sexta-feira, 1 de agosto de 2008

Court await pilot's answers on accident for 3 months

General Big North:

Courts await pilots' answers on accident for 3 months

July 28, 2008 - 00h01

More than three months ago the Federal Court of Sinop sent to the North American courts the questions for American pilots Joseph Lepore and Jan Paladino, in the trial on the crash of the Gol Boeing, in 2006, in the North of Mato Grosso, and there is still no confirmation if both were heard, or have even been cited. Só Notícias learned that Federal judge Murilo Mendes is waiting for a situation report on the case to know if the questioning has taken place. However, sources informed that there is no deadline for the procedure to be realized, which should make the Brazilian courts wait.

During the first half of the year, the document containing 53 questions for each of them, elaborated by the magistrate and the Prosecutors' Office, was sent to the United Stated. The questions try to elucidate the possible causes of the collision with the Gol Boeing, which resulted in the death of 154 people, in September of 2006, the second worst accident in the history of Brazilian aviation. The representatives of Brazil want to know, for example, if the two analyzed the flight plan and if they were aware that the course foresaw altitudes [NT: there is no "three"] - level 370, level 360 and level 380, and why the aircraft always flew at Level 370.

Lepore and Paladino piloted the Legacy and were on their way from Rio de Janeiro [sic] to Manaus, from where they were to go onward to the United States. En route, the jet collided with the Boeing, which crashed in an Indian reservation in Peixoto de Azevedo. Both managed an emergency landing at Serra do Cachimbo, and the six crew members [sic] escaped unharmed.

Mendes also asks what information was given to them by the tower in São José dos Campos when it authorized the flight plan and if someone turned the transponder off during the flight, and if they perceived that it was turned off.

The other four indicted in the case, controllers Jomarcelo Fernandes dos Santos, Lucivando Tibúrcio de Alencar, Leandro José Santos de Barros and Felipe dos Santos Reis, who were at work on the day of the accident, were already heard last September during a hearing in Sinop.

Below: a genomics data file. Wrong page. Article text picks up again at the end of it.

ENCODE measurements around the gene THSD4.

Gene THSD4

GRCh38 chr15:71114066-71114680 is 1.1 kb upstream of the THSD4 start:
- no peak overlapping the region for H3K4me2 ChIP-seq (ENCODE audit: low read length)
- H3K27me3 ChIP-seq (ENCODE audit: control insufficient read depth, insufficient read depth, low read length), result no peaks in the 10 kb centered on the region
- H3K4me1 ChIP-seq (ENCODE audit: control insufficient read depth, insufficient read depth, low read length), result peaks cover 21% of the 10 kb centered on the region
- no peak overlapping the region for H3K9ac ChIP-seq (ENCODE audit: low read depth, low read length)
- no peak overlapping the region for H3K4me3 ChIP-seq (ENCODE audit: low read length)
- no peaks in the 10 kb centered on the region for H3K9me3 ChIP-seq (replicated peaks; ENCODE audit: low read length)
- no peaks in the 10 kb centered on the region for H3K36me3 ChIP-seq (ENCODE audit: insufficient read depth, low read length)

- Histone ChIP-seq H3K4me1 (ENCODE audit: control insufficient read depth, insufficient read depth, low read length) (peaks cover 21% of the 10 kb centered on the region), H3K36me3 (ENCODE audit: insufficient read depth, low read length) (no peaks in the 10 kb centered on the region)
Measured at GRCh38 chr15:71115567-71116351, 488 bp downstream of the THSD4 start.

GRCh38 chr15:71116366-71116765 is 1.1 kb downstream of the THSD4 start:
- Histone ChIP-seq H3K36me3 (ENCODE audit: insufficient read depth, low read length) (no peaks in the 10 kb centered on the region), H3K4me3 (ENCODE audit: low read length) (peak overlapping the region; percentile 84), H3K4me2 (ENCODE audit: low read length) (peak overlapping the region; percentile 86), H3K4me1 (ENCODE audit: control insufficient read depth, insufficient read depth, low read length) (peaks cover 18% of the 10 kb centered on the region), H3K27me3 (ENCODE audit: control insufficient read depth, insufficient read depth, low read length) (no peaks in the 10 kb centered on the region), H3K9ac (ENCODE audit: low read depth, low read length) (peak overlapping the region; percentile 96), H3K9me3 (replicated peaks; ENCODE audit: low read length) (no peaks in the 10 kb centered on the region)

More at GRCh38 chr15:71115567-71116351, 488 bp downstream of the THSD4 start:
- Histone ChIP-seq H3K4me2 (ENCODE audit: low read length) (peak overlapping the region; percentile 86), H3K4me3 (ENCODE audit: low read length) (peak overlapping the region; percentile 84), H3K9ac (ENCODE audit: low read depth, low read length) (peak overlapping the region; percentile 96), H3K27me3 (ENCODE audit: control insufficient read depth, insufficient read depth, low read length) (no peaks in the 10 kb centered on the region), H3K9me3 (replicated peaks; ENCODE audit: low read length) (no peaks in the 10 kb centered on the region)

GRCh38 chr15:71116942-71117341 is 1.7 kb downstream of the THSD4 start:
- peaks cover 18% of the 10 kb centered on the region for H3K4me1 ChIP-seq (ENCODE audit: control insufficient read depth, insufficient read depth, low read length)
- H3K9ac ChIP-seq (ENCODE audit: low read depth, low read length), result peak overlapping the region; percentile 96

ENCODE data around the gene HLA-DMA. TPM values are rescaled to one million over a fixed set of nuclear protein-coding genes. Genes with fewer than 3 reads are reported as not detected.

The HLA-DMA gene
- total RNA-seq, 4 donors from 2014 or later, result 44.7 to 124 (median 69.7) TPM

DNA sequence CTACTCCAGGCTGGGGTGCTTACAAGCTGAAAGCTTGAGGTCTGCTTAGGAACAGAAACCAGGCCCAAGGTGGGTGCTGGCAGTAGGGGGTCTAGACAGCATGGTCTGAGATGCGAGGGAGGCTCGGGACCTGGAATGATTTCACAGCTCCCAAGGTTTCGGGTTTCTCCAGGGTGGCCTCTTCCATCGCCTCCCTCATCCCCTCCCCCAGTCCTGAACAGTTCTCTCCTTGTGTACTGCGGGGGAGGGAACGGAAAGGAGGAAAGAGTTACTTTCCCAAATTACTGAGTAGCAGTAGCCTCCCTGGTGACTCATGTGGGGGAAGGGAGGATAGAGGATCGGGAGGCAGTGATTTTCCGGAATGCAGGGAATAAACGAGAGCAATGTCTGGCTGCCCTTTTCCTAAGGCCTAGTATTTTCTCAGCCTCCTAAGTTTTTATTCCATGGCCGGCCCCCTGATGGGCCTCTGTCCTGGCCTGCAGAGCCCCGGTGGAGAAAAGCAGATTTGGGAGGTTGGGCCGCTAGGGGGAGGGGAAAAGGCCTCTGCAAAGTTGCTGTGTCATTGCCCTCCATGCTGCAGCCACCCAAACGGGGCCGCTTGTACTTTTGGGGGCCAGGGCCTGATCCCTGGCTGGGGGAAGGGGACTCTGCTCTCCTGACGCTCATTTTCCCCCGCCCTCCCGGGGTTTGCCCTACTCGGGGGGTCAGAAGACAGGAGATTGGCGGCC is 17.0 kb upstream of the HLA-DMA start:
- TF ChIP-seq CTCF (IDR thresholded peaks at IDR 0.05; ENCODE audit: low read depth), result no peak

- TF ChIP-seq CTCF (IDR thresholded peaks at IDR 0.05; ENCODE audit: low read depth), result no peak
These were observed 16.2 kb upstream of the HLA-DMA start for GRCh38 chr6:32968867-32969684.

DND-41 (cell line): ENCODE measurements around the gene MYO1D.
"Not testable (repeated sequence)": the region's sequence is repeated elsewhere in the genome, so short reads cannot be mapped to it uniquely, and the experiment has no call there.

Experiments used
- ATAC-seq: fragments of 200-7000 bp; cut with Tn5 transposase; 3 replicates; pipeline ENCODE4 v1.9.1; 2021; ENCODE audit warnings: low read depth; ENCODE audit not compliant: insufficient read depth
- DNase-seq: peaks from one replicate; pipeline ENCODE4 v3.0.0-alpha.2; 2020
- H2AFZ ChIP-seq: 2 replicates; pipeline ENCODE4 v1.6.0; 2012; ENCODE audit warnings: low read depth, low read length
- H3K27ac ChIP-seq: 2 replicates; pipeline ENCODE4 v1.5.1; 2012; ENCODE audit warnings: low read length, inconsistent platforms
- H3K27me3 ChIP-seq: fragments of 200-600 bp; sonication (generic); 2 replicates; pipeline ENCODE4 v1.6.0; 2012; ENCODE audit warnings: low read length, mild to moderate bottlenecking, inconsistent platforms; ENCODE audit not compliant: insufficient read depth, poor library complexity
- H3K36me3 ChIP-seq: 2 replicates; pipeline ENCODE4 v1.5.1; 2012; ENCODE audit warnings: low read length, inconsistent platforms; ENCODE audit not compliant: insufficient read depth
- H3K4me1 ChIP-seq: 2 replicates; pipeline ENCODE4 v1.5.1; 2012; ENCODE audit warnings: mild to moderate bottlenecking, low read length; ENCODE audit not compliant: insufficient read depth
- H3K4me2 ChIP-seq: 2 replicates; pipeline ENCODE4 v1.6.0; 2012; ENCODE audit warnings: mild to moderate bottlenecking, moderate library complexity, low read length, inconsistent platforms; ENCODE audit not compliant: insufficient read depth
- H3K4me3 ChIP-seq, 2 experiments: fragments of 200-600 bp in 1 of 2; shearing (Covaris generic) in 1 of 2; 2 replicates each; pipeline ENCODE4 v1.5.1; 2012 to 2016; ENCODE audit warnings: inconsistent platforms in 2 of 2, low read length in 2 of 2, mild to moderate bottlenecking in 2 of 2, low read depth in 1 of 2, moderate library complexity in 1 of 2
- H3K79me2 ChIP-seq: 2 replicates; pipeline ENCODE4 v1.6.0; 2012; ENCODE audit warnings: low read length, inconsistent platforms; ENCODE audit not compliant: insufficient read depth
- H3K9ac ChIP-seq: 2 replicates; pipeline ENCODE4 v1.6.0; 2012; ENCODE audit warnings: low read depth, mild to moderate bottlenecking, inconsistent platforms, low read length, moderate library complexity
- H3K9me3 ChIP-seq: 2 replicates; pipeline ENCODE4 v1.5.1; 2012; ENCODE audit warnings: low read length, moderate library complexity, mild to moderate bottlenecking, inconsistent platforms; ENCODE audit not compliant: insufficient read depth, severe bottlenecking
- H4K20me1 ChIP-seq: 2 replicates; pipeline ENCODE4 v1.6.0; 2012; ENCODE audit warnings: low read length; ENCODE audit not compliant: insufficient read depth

Source: Só Notícias/Leandro J. Nascimento

As of yesterday, Cenipa had registered 38 deaths, more than the 31 registered all year in 2005; military blames scrapping, which Anac denies
Bruno Tavares

About 11 months after the National Civil Aviation Agency (Anac) in an official report decreed the end of the aviation crisis, after the two worst accidents in history, the Center for the Investigation and Prevention of Aviation Accidents (Cenipa) alerts that the country still has grave problems in the sector. Just this years, 38 deaths have occurred - more than the 31 registered in all of 2005 (before the crisis).

Cenipa further made a worrying prediction: Brazilian civil aviation is heading towards having, at the end of this year, the largest number of aviation accidents since 1994. The projection is found in statistics from the first half of the year, released on Friday. At the current rate, according to the airmen, there will be up to 15% more accidents recorded than in 2007. Up to the 25th, there were 56 accidents: 46 with airplanes and 10 with helicopters. The majority of these disasters involved smaller planes, generally those used in what is called general aviation (air taxis and business jets) and agriculture (planes used on farms).